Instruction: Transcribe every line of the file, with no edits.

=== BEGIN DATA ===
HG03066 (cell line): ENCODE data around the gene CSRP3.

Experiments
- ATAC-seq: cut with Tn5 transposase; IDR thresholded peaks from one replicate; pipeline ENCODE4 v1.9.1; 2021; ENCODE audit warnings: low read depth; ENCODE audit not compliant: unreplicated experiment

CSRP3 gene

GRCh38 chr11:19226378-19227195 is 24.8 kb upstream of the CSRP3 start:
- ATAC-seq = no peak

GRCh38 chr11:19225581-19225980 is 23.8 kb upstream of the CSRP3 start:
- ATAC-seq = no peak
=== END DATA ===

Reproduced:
HG03066 (cell line): ENCODE data around the gene CSRP3.

Experiments
- ATAC-seq: cut with Tn5 transposase; IDR thresholded peaks from one replicate; pipeline ENCODE4 v1.9.1; 2021; ENCODE audit warnings: low read depth; ENCODE audit not compliant: unreplicated experiment

CSRP3 gene

GRCh38 chr11:19226378-19227195 is 24.8 kb upstream of the CSRP3 start:
- ATAC-seq = no peak

GRCh38 chr11:19225581-19225980 is 23.8 kb upstream of the CSRP3 start:
- ATAC-seq = no peak